Israeli scientists turn the tide against toxic water bacteria
BlueGreen Technologies is battling the cyanobacteria that killed 300 elephants and threatens to contaminate half the world’s freshwater lakes
An Israeli startup has developed a new weapon to fight the spread of a killer bacteria that threatens to turn lakes and oceans toxic.
Authorities in Florida called in BlueGreen Water Technologies after two large lakes showed signs of infestation by algal blooms that grow from cyanobacteria and have contaminated bodies of water across the globe. The company has successfully treated similar outbreaks as far away as China, Russia and South Africa.
“We pride ourselves,” said the company’s chief technology officer Moshe Harel, “in taking care of the world’s most precious resource: water.”
Cyanobacteria are present in most lakes and oceans, but a buildup of nutrients from fertilizers and pollution, together with rising temperatures, can accelerate their growth into harmful algal blooms that starve the water of oxygen and turn it toxic. The “alarming increase” is “threatening sustainability of lakes and reservoirs worldwide,” according to researchers in China.
Last spring, slimy blue-green algae began appeared one morning in Lake Minneola near Orlando, Florida. Even when it seemed to die off, the pungent foam kept away many of the swimmers and boaters who usually flock to its shores.
Florida is not alone. The toxic algal blooms that threatened its waters affect half of the world’s freshwater lakes and millions of square miles of ocean, causing more than $250 billion in damage to the economy, environment and people’s health.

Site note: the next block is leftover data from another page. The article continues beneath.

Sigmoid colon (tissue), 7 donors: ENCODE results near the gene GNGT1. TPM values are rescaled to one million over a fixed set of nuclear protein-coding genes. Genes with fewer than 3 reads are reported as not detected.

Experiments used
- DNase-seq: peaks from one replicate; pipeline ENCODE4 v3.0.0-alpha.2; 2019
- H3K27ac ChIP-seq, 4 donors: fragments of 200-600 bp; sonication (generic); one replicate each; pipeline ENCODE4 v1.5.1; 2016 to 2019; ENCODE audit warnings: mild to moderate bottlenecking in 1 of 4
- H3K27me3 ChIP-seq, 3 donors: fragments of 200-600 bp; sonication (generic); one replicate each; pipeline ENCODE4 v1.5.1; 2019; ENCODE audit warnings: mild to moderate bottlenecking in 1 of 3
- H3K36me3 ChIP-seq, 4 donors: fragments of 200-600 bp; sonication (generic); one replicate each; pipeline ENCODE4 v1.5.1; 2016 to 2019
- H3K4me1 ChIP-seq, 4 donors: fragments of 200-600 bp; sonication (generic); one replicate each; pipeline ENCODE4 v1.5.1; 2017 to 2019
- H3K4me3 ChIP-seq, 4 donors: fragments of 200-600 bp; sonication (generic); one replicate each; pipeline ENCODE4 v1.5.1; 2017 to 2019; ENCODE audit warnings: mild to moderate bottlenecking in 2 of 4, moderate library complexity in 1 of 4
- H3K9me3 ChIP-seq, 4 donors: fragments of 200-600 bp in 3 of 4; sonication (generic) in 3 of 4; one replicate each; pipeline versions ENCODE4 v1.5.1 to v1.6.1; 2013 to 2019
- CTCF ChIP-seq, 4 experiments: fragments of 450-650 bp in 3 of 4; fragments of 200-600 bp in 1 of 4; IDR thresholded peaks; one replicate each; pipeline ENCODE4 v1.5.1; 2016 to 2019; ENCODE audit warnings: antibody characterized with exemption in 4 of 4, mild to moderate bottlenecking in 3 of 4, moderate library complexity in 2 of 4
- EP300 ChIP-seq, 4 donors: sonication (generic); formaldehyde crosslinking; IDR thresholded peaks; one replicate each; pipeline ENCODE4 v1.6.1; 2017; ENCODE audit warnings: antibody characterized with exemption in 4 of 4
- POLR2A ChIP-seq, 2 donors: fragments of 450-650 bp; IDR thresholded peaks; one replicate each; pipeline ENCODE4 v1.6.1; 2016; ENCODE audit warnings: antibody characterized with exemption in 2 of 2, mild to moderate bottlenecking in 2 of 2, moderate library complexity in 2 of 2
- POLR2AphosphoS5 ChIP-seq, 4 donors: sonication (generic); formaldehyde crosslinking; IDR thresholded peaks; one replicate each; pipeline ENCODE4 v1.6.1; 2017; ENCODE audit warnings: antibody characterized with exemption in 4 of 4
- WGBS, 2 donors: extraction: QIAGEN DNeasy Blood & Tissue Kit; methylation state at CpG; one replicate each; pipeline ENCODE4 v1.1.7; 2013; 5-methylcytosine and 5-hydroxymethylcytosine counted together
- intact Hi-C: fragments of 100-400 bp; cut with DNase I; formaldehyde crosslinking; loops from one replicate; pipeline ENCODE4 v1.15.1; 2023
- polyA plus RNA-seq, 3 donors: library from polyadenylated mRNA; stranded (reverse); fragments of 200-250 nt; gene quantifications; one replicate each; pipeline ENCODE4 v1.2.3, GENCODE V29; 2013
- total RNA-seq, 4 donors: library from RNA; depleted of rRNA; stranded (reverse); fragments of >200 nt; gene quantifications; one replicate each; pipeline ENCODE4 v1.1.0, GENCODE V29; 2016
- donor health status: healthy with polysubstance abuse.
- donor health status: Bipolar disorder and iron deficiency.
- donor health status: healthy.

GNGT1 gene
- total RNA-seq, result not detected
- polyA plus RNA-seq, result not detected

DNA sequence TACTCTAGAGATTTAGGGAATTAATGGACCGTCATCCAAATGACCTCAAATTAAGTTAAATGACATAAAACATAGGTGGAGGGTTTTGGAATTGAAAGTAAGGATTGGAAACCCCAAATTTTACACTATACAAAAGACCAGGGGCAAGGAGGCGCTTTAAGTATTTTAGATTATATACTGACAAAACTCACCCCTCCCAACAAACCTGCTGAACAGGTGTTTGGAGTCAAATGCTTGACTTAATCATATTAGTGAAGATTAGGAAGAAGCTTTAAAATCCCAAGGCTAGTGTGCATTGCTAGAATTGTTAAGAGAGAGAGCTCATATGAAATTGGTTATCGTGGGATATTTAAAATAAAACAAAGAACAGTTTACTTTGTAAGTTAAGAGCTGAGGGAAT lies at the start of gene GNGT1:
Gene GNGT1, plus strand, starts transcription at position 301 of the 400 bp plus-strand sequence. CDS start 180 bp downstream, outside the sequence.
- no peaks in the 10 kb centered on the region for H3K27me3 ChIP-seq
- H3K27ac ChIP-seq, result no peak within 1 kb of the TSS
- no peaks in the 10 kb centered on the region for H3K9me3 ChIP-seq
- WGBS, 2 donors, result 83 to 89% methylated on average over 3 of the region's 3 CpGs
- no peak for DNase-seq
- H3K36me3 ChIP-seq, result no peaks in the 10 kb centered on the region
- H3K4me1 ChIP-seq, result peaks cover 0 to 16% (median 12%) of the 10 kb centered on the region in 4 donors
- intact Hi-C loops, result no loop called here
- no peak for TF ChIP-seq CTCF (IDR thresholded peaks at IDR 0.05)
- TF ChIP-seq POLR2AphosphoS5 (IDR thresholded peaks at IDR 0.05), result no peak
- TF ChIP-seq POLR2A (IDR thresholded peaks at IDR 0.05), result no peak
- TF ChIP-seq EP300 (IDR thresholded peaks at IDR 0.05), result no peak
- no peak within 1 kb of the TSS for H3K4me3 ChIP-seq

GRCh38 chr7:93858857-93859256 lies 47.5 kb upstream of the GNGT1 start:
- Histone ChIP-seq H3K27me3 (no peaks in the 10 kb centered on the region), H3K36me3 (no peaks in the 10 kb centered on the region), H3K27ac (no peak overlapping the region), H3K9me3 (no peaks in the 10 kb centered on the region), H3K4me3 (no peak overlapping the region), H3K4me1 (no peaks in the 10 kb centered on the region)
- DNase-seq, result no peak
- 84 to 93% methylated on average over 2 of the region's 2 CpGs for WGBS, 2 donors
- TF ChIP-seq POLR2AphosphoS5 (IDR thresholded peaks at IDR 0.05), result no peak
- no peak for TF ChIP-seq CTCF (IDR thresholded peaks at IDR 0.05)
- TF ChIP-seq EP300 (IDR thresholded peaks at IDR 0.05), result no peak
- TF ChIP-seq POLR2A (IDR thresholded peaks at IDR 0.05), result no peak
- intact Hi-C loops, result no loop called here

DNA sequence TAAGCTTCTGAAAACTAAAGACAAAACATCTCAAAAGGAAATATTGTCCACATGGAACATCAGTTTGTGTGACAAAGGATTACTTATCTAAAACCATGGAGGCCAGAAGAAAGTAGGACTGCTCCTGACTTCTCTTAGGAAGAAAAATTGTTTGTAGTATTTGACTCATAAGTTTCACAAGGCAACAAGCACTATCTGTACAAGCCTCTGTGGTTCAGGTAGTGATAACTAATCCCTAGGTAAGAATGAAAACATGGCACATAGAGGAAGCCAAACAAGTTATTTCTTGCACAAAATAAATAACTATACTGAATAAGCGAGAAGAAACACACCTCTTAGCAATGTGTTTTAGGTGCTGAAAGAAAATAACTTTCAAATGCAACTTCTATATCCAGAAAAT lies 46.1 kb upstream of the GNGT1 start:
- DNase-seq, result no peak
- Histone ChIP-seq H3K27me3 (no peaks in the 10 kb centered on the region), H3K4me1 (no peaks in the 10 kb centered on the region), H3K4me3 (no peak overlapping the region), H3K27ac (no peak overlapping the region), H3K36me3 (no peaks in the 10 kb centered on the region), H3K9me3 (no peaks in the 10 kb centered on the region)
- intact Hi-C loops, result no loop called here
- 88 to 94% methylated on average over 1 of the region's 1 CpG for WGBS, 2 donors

The blooms, which grow rapidly across the water’s surface, contain toxins that can kill fish, threaten the surrounding environment, and render the water and everything in it harmful to eat or drink. Earlier this year, more than 300 elephants mysteriously died in Botswana. Scientists discovered that the elephants had poisoned themselves with cyanobacteria by drinking water from a lake infested with the same blue-green algae.
In November, the local water authority in Florida called in BlueGreen Water Technologies, an Israeli startup that has developed a new and, it believes, more effective method of tackling the growing problem.
“We look forward to seeing results from this innovative project as we work to discover new remedies to our water quality challenges,” said Dr. Ann Shortelle, executive director of St. Johns River Water Management District, which oversees Lake Minneola.
Now BlueGreen is monitoring the lake to prevent a return of the problem. The project is the company’s second in the Sunshine State after Gov. Ron DeSantis saw a demonstration of BlueGreen’s technology during a 2019 visit to Israel.
In October, BlueGreen responded to an emergency call from Florida’s Department of Environmental Protection Agency to assist in preventing a potential toxic algae spill from Lake Okeechobee into nearby waterways. “Harmful algal blooms have a debilitating effect on our ecosystems and our communities,” said DeSantis, who set up a task force in 2019 to address the problem. “That is why, for the first time, I made it a priority to secure dedicated funding to deploy innovative technology to mitigate blue-green algae blooms.”
The increasing global blight is likely due to climate change and pollution, according to a study in the journal Nature. Hundreds of cyanobacteria outbreaks around the world are recorded each year by UNESCO’s Harmful Algal Bloom Programme.